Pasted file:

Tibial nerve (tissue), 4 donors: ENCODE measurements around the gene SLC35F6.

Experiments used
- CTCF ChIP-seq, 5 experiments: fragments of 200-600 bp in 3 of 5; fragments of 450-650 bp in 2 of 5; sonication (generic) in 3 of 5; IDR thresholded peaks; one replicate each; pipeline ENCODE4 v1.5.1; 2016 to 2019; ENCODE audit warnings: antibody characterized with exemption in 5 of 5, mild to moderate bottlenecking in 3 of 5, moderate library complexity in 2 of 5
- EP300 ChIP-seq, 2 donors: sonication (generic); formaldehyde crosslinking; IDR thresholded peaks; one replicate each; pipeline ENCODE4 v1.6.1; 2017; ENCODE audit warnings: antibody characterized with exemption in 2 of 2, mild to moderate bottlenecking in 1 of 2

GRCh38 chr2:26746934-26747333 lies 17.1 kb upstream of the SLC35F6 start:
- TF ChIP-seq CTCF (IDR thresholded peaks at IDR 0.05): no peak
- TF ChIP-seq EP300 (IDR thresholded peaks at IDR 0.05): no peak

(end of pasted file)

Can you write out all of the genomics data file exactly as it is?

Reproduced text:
Tibial nerve (tissue), 4 donors: ENCODE measurements around the gene SLC35F6.

Experiments used
- CTCF ChIP-seq, 5 experiments: fragments of 200-600 bp in 3 of 5; fragments of 450-650 bp in 2 of 5; sonication (generic) in 3 of 5; IDR thresholded peaks; one replicate each; pipeline ENCODE4 v1.5.1; 2016 to 2019; ENCODE audit warnings: antibody characterized with exemption in 5 of 5, mild to moderate bottlenecking in 3 of 5, moderate library complexity in 2 of 5
- EP300 ChIP-seq, 2 donors: sonication (generic); formaldehyde crosslinking; IDR thresholded peaks; one replicate each; pipeline ENCODE4 v1.6.1; 2017; ENCODE audit warnings: antibody characterized with exemption in 2 of 2, mild to moderate bottlenecking in 1 of 2

GRCh38 chr2:26746934-26747333 lies 17.1 kb upstream of the SLC35F6 start:
- TF ChIP-seq CTCF (IDR thresholded peaks at IDR 0.05): no peak
- TF ChIP-seq EP300 (IDR thresholded peaks at IDR 0.05): no peak